After the successful addition of the Goal Decision System in 2013, recent events seem to suggest that the time may have come to consider further use of video technology in football, and for referees to have access to some sort of replay or review system. Many sports already have it, and maybe we have just been to stubborn in the world of football to not allow it in to the game. The GDS system has proved it can work successfully. A very simple system with cameras set up on the goal line, a sensor is triggered when the ball has crossed the line and In turn a message is sent directly to the referees watch. No confusion no fuss just a clear indication that the ball has crossed the line and a goal can be awarded.
This month the question has been raised on more than one occasion. A number of decisions made that at end of the day could be fundamental in the success or failure of a teams season. I must be honest from the start I have never been a fan of video technology in football, I fear the game would change to much, become slow and be a constant battle with a video referee. With teams contesting every decision that didn't go their way. Of course thats looking at it very loose non formulaic way, with no consideration for structure, but it would be a shame to hastily add something that would ruin the game.
Recent events though have altered my opinion, and I believe there is now a place for it. So why has my opinion changed?
Well lets take the ELP Cup final first of all. A huge day for Southampton FC, their first major final for thirty eight years. What would be the perfect start? Well taking the lead against Manchester United would be a very good place to begin, and that happened. Manolo Gabbiadini finishing from close range. Saints fans in dream land until moments later linesman Stuart Burt raised his flag to signify the goal was off side and shouldn't be counted. Within a matter of seconds television replays around the world were highlighting how horribly wrong he had got it. Denying Southampton FC of their dream start. Im not saying that decision cost Southampton the Cup, far from it but if they had taken the lead it could have been a very different game.
Swansea v Burnley, the following weekend. Burleys equaliser to make it 1-1 was awarded in equally a dubious manner. George Boyds cross in to the box evading everyone apart from the hand of his own striker. Free kick to Swansea? No a penalty to Burnley awarded by referee Anthony Taylor. Again within moments the cameras had picked up on whose hand it had hit, and it wasn't a Swansea player. Manchester United V Bournemouth, that very same weekend, a number of incidents, a "stamp" to Zlatans head, an elbow from Zlatan on Mings? Decisions that were again missed but picked up by the camera lenses.
Now please don't get me wrong, I'm not trying to point out and make issue with our referees. They have a very tough job as it is. Just four of them officiating the game, dealing with 22 players and of course not forgetting the managers on the touch line. With just one instant to see an incident and make a decision. Lets not also forget to add in to the equation the role of the TV and media. With the privilege that we and the audience at home have, being able pull there decision apart from several different angles within a few moments.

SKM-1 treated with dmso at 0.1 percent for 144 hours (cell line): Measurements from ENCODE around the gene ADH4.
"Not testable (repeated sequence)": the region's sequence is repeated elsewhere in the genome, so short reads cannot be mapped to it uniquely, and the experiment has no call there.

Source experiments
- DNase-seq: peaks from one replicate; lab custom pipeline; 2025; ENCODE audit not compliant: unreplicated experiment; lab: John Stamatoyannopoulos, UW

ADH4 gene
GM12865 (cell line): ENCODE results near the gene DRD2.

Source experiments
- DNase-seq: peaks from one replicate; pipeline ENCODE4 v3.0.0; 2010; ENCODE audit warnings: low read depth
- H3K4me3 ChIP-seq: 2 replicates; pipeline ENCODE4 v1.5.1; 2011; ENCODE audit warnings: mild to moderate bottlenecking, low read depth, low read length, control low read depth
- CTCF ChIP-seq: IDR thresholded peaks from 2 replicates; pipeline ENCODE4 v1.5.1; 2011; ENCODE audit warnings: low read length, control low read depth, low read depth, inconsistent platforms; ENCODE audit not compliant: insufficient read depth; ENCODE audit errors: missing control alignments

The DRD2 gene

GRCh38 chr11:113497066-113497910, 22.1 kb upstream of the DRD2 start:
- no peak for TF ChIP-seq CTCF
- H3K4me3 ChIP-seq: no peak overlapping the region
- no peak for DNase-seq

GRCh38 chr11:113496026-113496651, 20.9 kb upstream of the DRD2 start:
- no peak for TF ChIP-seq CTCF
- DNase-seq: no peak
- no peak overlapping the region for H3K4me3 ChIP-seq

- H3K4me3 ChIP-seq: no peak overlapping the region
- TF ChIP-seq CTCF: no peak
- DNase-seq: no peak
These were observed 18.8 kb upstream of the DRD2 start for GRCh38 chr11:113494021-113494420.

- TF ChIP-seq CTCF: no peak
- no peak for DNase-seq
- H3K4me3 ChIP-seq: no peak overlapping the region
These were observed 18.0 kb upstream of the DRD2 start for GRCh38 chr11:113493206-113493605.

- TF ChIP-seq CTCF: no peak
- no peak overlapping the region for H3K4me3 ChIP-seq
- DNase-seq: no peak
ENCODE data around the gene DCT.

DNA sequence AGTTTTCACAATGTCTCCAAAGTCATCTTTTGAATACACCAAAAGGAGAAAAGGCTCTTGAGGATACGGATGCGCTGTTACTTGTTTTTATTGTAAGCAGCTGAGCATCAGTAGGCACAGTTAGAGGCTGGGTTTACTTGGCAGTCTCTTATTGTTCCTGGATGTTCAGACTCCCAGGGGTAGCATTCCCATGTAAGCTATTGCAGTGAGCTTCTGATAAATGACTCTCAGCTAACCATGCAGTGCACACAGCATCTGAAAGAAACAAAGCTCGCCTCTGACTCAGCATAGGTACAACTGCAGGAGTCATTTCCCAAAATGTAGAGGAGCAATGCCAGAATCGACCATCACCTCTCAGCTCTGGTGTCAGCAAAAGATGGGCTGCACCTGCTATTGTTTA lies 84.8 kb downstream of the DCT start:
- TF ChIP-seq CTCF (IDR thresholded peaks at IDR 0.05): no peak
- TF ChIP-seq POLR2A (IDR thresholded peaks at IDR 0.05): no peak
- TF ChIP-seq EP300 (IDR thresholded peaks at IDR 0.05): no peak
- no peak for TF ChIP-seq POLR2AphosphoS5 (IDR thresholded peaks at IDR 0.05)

So how about we make their job a little easier? We now have the technology there to assist them. With the speed we can now turn around a replay it really wouldn't take long to pause the game while they take a moment to see a piece of action again to get the decision correct. At the end of the day we are all human and just like players miss place a pass, sometimes a referee can see something slightly differently to how it actually played out. How would it would work? Well I think there needs to be a firm line in the sand, just like with GDS, its either a goal or it isn't. The decisions to consult need to be very clear, almost like playing the Yes No game. Is it offside? or Was it hand ball?
I have seen video technology successfully introduced into hockey first hand. The referral system is there for incidents inside the D, Umpires can call upon it at anytime by calling an umpire referral. Teams also have an opportunity with one referral each, if they get it correct they keep there right to refer, it if they challenge wrongly they loose it. Very simple, very quick and clear. Once the decision is made play moves on and any doubt is removed from players minds.
Having seen that work in a sport like hockey and the success it's had in rugby. I feel if would be foolish to not seriously consider it. I really don't think it would harm our game to allow a firth television referee. Maybe they could be sat with a monitor, able to watch the match and if required the on pitch referee could consult them on big decisions. Referees already can take a moment to discuss a decision with a linesman so how would this be any different?
As the spoils for the game up in value the line of successes and failure becomes thinner. One wrong decision could cost a club hugely, missing out on the title or relegation from a league.
In my view now is the time to find a solution to help get these decisions right. Elevating pressure of the match officials, who remember currently have to make a decision after seeing an incident just once. So what's the likely hood of us seeing this in the not to distant future? Well the Football Association are currently in advanced talks to consider use video technology in some way, and have highlighted next seasons FA Cup as a potential competition to trial a video referee system.
So maybe its a question of not if but when.